The concept is simple. Students write their name on a blank piece of paper. Then they write a sentence (or two) using the preterite tense to state what they did this past summer. I prefaced this activity with a quick review on forming the preterite tense since I knew my student brains were a little rusty from the vacation. 

Once students wrote their sentence on a piece of paper, I asked them to fold it into a paper airplane. Many were shocked that their teacher asked them to make a paper airplane. I was shocked that many didn't know how to make a paper airplane :)

As the students finished up their airplanes, I asked them to stand in a circle around the room. On the count of 3 we all carefully threw our airplanes. Then, students grabbed an airplane that was not their own and sat back down in their seats. 

Here is the cool grammatical piece: Instead of simply reading aloud what their classmate wrote, I asked the students to convert the sentences from the "yo" form as it was written to the "él/ella" form. Therefore, instead of stating, "Yo nadé en el mar" the student would read aloud "Juan nadó en el mar." We tossed around my stuffed animal to share out each response.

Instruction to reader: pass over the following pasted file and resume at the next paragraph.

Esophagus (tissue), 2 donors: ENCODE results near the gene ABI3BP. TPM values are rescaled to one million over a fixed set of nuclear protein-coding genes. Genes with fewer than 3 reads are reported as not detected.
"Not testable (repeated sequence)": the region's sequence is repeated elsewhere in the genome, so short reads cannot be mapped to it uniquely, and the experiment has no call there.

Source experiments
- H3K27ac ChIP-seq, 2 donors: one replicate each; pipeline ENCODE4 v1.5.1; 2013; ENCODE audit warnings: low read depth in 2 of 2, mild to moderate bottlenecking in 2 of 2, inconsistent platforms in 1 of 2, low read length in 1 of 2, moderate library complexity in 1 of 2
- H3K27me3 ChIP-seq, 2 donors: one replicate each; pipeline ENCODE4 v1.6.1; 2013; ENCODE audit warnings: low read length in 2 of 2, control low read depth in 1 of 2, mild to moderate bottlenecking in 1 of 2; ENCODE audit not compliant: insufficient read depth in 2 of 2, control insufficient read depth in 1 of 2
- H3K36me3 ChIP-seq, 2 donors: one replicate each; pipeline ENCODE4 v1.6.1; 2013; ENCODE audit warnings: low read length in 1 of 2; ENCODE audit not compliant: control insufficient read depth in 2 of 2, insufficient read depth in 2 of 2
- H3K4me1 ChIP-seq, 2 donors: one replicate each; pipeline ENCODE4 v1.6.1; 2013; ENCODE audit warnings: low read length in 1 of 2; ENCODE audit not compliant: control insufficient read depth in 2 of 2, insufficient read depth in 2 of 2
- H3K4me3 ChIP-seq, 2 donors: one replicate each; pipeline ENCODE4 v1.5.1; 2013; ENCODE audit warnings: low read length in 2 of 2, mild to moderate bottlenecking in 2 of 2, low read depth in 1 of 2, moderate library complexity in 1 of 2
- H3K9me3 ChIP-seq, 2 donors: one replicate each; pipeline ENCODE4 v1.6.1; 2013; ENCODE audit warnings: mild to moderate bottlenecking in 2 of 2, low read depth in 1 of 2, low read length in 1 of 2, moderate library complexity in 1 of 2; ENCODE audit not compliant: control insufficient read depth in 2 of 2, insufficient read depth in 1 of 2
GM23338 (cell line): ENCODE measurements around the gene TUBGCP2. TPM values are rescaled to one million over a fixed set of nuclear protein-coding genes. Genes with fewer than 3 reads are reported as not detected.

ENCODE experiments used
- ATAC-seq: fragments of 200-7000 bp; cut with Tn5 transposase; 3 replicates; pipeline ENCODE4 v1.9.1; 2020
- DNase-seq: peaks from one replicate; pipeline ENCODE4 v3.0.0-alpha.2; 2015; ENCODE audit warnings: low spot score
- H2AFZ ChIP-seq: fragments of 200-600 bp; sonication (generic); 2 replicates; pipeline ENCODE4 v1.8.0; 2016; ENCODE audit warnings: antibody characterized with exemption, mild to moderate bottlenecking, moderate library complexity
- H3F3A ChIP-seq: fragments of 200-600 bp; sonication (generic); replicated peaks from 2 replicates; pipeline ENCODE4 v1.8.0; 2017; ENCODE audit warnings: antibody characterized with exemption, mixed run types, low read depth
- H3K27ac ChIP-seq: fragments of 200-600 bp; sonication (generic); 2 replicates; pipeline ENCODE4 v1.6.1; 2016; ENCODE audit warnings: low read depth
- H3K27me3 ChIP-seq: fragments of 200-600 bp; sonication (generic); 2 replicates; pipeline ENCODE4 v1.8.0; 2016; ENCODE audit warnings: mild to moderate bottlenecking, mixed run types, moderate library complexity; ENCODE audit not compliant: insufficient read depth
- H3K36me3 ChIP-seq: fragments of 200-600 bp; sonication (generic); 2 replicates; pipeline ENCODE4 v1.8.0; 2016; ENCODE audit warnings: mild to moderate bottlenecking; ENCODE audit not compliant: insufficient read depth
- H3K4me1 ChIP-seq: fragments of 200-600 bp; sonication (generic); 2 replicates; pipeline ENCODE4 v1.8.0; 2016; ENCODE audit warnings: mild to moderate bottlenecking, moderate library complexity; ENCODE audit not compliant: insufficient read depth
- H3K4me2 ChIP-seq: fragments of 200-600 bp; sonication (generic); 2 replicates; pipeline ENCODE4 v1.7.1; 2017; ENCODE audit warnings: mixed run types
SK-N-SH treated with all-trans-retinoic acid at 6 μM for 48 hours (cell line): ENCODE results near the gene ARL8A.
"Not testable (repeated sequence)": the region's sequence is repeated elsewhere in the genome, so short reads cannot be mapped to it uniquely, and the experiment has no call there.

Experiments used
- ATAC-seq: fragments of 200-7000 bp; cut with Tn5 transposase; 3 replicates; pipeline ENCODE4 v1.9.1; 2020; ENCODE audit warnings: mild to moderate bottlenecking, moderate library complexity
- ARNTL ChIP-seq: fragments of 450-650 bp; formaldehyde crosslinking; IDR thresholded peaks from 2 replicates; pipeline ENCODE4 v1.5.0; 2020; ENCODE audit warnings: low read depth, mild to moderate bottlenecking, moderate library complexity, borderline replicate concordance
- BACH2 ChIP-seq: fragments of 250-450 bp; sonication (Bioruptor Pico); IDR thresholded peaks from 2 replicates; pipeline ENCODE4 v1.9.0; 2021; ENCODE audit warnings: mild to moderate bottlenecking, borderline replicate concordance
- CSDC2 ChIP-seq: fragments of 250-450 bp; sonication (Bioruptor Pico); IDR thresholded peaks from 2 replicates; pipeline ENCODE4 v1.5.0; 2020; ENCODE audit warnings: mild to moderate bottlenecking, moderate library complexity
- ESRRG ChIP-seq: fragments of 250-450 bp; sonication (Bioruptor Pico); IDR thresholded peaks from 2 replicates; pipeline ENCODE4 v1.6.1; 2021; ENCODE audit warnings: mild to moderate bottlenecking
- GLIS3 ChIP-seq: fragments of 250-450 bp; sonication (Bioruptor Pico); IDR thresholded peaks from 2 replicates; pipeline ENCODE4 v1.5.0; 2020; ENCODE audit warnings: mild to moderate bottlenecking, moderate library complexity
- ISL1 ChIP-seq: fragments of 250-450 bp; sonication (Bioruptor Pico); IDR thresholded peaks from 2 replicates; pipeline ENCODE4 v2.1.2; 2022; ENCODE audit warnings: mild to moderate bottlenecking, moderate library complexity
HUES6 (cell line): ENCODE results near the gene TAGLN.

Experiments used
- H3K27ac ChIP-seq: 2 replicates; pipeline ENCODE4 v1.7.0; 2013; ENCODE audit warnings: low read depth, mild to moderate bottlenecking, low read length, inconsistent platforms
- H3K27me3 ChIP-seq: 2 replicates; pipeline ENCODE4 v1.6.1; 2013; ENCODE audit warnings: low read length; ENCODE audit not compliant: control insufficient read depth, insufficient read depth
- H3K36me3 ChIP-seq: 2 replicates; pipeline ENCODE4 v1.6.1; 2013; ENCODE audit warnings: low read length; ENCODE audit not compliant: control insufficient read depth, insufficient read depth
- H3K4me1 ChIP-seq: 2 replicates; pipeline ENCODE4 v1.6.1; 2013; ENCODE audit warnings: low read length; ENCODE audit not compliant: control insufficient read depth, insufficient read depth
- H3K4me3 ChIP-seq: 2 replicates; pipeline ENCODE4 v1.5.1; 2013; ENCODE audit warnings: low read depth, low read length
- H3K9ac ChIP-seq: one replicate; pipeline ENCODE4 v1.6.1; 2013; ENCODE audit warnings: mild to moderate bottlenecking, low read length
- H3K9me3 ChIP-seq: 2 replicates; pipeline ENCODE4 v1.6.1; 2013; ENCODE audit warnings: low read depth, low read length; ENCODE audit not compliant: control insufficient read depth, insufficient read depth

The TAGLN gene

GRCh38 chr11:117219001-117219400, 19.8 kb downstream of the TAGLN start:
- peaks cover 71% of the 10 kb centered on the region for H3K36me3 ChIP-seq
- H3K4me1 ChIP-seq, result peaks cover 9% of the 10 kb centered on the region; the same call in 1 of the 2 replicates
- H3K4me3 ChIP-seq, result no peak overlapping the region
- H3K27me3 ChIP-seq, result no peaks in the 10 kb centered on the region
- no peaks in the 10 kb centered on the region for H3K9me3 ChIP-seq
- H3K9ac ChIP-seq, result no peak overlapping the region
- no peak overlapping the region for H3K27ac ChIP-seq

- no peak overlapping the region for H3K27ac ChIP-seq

Despite it being the third day of school and first time producing Spanish in a few months (for most), the students were all engaged, excited, and enthusiastic to be working with paper airplanes and the preterite tense. This also allowed students to hear about their classmates' summer experiences and learn more about each other. I highly recommend completing this activity at some point, even as just a review on grammar! It doesn't have to necessarily serve as an icebreaker. 

Skittles Game

This next icebreaker also stems from an inspirational faculty meeting activity. I have yet to try it within my classroom, but I can't wait to try it next week! For this activity, it works best if you give your students Skittles or a different colorful candy. However, with many schools sticking to "healthy food only," it can be adapted to be completed with colorful blocks or pieces of paper, puzzle pieces, etc.

For this icebreaker, each student receives an individual bag of Skittles (or one colorful block, etc.). The students then remove one Skittle from the bag and depending on what the color is, they must share the following information with the class:

red = favorite superhero

yellow = favorite food
orange = favorite outdoor activity
green = favorite vacation spot
purple = favorite thing about the school

Of course these categories can be adjusted for whatever interests your students may have. 

Students can share their responses aloud with classmates in Spanish. This activity can even be utilized at the lower levels of Spanish since most levels can articulate their favorite items in Spanish (ex: Superman es mi superhéroe favorito). 

Overall, these two activities are a great way to ease back into the school year while also having fun, sharing summer experiences, and getting to know your students. What better way to start the school year?

Happy teaching!